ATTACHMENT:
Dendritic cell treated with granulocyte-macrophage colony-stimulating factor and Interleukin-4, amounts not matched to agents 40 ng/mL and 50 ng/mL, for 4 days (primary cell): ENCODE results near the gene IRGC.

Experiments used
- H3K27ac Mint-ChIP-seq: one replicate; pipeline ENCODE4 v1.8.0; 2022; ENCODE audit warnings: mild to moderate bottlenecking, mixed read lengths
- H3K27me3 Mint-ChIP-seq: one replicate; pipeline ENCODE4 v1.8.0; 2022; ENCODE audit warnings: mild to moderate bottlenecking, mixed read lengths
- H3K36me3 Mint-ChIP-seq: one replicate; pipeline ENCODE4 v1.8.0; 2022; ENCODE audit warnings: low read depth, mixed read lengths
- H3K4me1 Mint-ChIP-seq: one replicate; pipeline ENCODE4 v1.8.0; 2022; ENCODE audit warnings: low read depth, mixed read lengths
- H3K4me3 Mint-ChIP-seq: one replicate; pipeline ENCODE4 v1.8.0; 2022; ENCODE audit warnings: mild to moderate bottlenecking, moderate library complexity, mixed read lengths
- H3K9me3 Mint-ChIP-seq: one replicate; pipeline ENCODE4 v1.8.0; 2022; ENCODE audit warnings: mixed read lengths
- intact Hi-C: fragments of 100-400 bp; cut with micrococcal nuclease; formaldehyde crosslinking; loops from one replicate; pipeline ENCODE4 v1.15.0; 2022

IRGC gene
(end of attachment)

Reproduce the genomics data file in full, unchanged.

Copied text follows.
Dendritic cell treated with granulocyte-macrophage colony-stimulating factor and Interleukin-4, amounts not matched to agents 40 ng/mL and 50 ng/mL, for 4 days (primary cell): ENCODE results near the gene IRGC.

Experiments used
- H3K27ac Mint-ChIP-seq: one replicate; pipeline ENCODE4 v1.8.0; 2022; ENCODE audit warnings: mild to moderate bottlenecking, mixed read lengths
- H3K27me3 Mint-ChIP-seq: one replicate; pipeline ENCODE4 v1.8.0; 2022; ENCODE audit warnings: mild to moderate bottlenecking, mixed read lengths
- H3K36me3 Mint-ChIP-seq: one replicate; pipeline ENCODE4 v1.8.0; 2022; ENCODE audit warnings: low read depth, mixed read lengths
- H3K4me1 Mint-ChIP-seq: one replicate; pipeline ENCODE4 v1.8.0; 2022; ENCODE audit warnings: low read depth, mixed read lengths
- H3K4me3 Mint-ChIP-seq: one replicate; pipeline ENCODE4 v1.8.0; 2022; ENCODE audit warnings: mild to moderate bottlenecking, moderate library complexity, mixed read lengths
- H3K9me3 Mint-ChIP-seq: one replicate; pipeline ENCODE4 v1.8.0; 2022; ENCODE audit warnings: mixed read lengths
- intact Hi-C: fragments of 100-400 bp; cut with micrococcal nuclease; formaldehyde crosslinking; loops from one replicate; pipeline ENCODE4 v1.15.0; 2022

IRGC gene